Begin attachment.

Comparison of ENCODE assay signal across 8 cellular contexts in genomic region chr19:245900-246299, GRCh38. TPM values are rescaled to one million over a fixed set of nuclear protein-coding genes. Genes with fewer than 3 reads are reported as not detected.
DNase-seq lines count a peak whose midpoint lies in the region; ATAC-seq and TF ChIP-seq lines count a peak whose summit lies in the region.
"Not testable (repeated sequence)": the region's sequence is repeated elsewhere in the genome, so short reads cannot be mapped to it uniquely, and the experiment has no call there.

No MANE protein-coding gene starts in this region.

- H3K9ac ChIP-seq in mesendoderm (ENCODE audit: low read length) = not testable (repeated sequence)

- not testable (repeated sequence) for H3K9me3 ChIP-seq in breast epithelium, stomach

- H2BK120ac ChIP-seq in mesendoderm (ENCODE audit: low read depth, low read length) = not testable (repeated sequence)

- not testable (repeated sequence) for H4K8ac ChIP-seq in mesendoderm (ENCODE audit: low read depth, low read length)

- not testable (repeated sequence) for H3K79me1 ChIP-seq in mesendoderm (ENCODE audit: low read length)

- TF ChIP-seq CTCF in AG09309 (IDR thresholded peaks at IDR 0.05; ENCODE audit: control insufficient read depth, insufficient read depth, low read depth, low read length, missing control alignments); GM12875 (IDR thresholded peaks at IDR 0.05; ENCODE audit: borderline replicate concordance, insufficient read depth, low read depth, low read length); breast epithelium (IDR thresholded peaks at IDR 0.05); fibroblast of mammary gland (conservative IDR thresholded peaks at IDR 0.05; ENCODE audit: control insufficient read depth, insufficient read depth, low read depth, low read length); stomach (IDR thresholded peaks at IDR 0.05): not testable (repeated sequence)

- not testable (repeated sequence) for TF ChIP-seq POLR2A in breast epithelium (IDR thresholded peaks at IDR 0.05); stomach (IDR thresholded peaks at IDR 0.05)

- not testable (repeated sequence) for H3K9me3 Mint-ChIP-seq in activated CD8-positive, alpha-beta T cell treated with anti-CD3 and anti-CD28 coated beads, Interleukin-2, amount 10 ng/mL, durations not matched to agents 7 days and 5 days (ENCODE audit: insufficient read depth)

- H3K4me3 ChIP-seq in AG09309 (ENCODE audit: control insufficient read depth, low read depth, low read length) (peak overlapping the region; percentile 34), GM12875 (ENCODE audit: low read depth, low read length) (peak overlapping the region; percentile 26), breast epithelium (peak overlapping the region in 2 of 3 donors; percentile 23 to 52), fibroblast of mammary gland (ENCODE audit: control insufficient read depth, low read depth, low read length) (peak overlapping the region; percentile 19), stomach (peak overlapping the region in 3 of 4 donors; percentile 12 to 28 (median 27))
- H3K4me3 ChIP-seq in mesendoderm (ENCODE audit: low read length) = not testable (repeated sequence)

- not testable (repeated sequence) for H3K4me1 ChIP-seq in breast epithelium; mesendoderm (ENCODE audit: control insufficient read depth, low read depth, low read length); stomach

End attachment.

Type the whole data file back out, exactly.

Comparison of ENCODE assay signal across 8 cellular contexts in genomic region chr19:245900-246299, GRCh38. TPM values are rescaled to one million over a fixed set of nuclear protein-coding genes. Genes with fewer than 3 reads are reported as not detected.
DNase-seq lines count a peak whose midpoint lies in the region; ATAC-seq and TF ChIP-seq lines count a peak whose summit lies in the region.
"Not testable (repeated sequence)": the region's sequence is repeated elsewhere in the genome, so short reads cannot be mapped to it uniquely, and the experiment has no call there.

No MANE protein-coding gene starts in this region.

- H3K9ac ChIP-seq in mesendoderm (ENCODE audit: low read length) = not testable (repeated sequence)

- not testable (repeated sequence) for H3K9me3 ChIP-seq in breast epithelium, stomach

- H2BK120ac ChIP-seq in mesendoderm (ENCODE audit: low read depth, low read length) = not testable (repeated sequence)

- not testable (repeated sequence) for H4K8ac ChIP-seq in mesendoderm (ENCODE audit: low read depth, low read length)

- not testable (repeated sequence) for H3K79me1 ChIP-seq in mesendoderm (ENCODE audit: low read length)

- TF ChIP-seq CTCF in AG09309 (IDR thresholded peaks at IDR 0.05; ENCODE audit: control insufficient read depth, insufficient read depth, low read depth, low read length, missing control alignments); GM12875 (IDR thresholded peaks at IDR 0.05; ENCODE audit: borderline replicate concordance, insufficient read depth, low read depth, low read length); breast epithelium (IDR thresholded peaks at IDR 0.05); fibroblast of mammary gland (conservative IDR thresholded peaks at IDR 0.05; ENCODE audit: control insufficient read depth, insufficient read depth, low read depth, low read length); stomach (IDR thresholded peaks at IDR 0.05): not testable (repeated sequence)

- not testable (repeated sequence) for TF ChIP-seq POLR2A in breast epithelium (IDR thresholded peaks at IDR 0.05); stomach (IDR thresholded peaks at IDR 0.05)

- not testable (repeated sequence) for H3K9me3 Mint-ChIP-seq in activated CD8-positive, alpha-beta T cell treated with anti-CD3 and anti-CD28 coated beads, Interleukin-2, amount 10 ng/mL, durations not matched to agents 7 days and 5 days (ENCODE audit: insufficient read depth)

- H3K4me3 ChIP-seq in AG09309 (ENCODE audit: control insufficient read depth, low read depth, low read length) (peak overlapping the region; percentile 34), GM12875 (ENCODE audit: low read depth, low read length) (peak overlapping the region; percentile 26), breast epithelium (peak overlapping the region in 2 of 3 donors; percentile 23 to 52), fibroblast of mammary gland (ENCODE audit: control insufficient read depth, low read depth, low read length) (peak overlapping the region; percentile 19), stomach (peak overlapping the region in 3 of 4 donors; percentile 12 to 28 (median 27))
- H3K4me3 ChIP-seq in mesendoderm (ENCODE audit: low read length) = not testable (repeated sequence)

- not testable (repeated sequence) for H3K4me1 ChIP-seq in breast epithelium; mesendoderm (ENCODE audit: control insufficient read depth, low read depth, low read length); stomach